In June 2006, Amber Christian Osterhout learned that her brother, Josh,
had been reported missing in Italy. The professor who called from Rome,
where Josh had been studying during his last semester of college, had
not seen him in class for a week.
"I couldn't help but feel like this was a dream, like this phone
call was meant for someone else," said Osterhout, an art director at
Shannon-Rose Design in Saratoga Springs. "My family and I spent days
trying to piece together this nightmare."
Approximately one week
later, Josh called. He was being chased, he told his sister, describing
days running through brush, eluding capture in a thriller-like tale
complete with plots and bombs. He hadn't called, he said, because he
didn't know anything was wrong....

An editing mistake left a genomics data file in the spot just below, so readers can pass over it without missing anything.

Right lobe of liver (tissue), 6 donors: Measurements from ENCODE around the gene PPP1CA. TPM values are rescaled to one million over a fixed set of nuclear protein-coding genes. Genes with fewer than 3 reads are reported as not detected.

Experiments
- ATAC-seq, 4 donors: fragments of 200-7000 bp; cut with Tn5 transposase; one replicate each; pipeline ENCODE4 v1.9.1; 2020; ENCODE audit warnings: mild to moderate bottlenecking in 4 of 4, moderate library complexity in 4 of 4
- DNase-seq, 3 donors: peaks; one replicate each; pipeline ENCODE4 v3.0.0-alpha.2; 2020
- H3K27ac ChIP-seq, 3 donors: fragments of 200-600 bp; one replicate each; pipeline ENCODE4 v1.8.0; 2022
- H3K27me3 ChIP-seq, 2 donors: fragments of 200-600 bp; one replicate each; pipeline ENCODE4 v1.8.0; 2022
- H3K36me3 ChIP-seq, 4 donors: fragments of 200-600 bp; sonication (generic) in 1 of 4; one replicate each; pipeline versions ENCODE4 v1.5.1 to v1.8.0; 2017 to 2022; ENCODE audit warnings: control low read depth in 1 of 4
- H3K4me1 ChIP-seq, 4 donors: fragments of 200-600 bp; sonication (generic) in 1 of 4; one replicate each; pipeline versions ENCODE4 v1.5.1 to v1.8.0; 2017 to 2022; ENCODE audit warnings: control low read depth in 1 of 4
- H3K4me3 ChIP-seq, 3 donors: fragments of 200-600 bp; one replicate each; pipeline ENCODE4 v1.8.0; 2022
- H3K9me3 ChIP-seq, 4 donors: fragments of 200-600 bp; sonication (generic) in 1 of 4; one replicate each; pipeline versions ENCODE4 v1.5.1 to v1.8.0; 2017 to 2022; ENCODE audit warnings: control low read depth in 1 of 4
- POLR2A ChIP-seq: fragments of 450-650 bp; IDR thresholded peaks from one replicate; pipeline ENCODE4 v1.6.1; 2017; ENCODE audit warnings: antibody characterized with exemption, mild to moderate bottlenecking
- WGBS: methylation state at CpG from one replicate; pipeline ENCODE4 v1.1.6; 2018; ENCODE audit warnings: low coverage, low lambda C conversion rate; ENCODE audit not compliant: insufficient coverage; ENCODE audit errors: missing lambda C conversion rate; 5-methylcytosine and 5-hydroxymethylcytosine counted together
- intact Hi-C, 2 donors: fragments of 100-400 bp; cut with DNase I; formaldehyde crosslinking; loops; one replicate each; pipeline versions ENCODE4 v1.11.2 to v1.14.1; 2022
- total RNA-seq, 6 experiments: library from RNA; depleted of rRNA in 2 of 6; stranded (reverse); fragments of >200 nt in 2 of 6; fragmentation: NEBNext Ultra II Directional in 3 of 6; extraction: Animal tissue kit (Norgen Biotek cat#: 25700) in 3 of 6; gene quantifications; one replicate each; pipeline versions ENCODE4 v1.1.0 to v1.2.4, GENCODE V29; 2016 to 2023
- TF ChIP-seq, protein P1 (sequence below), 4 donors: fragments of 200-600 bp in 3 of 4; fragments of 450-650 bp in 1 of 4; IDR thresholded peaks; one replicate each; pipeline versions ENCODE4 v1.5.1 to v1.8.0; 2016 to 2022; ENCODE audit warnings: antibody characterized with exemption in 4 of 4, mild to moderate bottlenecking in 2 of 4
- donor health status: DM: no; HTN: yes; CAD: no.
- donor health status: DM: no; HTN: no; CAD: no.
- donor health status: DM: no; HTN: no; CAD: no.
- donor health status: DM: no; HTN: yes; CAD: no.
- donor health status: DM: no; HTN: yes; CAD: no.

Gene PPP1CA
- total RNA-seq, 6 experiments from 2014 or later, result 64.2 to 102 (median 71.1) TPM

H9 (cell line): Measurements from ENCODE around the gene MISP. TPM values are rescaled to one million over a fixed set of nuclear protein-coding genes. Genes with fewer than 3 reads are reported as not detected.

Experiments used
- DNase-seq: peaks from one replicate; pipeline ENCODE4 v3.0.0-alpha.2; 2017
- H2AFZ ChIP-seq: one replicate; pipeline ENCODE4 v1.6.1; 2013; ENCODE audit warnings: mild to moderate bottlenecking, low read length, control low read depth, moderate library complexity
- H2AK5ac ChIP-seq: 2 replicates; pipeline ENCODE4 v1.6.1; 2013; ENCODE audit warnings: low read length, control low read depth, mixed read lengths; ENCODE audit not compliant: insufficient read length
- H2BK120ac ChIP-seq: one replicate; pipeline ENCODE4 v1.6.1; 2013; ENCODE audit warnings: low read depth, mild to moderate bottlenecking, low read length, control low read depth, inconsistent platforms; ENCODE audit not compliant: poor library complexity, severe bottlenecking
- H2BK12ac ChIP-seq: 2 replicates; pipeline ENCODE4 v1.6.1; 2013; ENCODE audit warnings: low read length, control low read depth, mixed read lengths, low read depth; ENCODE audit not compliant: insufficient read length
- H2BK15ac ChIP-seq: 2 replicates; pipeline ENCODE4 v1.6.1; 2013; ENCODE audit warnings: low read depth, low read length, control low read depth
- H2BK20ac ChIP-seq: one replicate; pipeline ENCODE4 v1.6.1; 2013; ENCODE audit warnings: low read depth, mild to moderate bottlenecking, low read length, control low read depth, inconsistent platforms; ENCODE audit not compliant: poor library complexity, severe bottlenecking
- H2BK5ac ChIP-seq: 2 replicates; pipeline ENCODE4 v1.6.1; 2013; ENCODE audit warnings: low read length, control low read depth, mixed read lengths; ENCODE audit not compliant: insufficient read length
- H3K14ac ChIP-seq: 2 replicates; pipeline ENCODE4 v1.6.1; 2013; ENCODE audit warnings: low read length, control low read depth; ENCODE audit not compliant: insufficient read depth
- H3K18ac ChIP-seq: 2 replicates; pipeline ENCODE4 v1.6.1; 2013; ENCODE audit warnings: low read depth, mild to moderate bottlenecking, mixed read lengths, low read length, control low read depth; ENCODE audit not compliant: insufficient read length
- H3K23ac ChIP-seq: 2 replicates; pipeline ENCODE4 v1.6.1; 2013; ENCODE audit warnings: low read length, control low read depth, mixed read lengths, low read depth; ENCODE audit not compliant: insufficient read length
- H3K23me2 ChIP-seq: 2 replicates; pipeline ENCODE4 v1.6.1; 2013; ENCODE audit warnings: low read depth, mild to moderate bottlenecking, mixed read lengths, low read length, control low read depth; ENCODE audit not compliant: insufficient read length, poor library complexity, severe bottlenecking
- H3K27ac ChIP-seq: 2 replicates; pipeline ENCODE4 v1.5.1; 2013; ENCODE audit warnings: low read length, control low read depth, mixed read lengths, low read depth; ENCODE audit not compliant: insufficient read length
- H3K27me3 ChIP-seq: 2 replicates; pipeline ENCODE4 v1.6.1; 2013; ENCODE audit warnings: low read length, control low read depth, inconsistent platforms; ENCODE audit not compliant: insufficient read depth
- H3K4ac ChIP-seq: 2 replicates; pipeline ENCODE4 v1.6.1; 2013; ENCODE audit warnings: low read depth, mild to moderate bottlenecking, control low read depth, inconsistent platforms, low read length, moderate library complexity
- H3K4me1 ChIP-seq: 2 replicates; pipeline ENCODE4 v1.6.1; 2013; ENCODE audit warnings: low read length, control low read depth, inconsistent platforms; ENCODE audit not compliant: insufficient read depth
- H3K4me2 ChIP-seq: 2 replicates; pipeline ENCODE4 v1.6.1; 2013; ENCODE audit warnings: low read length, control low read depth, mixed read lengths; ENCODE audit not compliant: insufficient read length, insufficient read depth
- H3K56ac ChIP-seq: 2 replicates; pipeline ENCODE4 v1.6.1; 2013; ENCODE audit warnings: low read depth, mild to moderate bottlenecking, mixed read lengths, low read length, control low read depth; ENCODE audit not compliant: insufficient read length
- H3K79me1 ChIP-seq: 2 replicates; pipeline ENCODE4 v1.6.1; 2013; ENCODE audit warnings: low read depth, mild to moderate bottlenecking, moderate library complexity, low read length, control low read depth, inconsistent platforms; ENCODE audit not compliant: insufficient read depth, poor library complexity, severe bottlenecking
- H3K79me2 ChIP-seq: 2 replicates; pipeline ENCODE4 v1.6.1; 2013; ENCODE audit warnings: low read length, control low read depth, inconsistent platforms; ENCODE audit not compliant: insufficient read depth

Last month, Osterhout teamed up with National Alliance on Mental
Illness — New York State (NAMI-NYS) to unveil the educational art
exhibit "Gaining Insight: An Examination of the Relationship Between
Schizophrenia and Stigma."
"Amber's passion and concern show
through her work. Her experience is universal with other family
members," said Trix Niernberger, executive director of NAMI-NYS.
"Although Josh is one person, he represents 2.4 million American adults
living with schizophrenia."
The exhibit — which features six
paintings, three life-sized posters and audio — can be viewed at
http://www.gaining-insight.com. Osterhout hopes to present it in
galleries and as the core of educational programs delivered in schools.
She will donate 80 percent of print-sale proceeds to mental health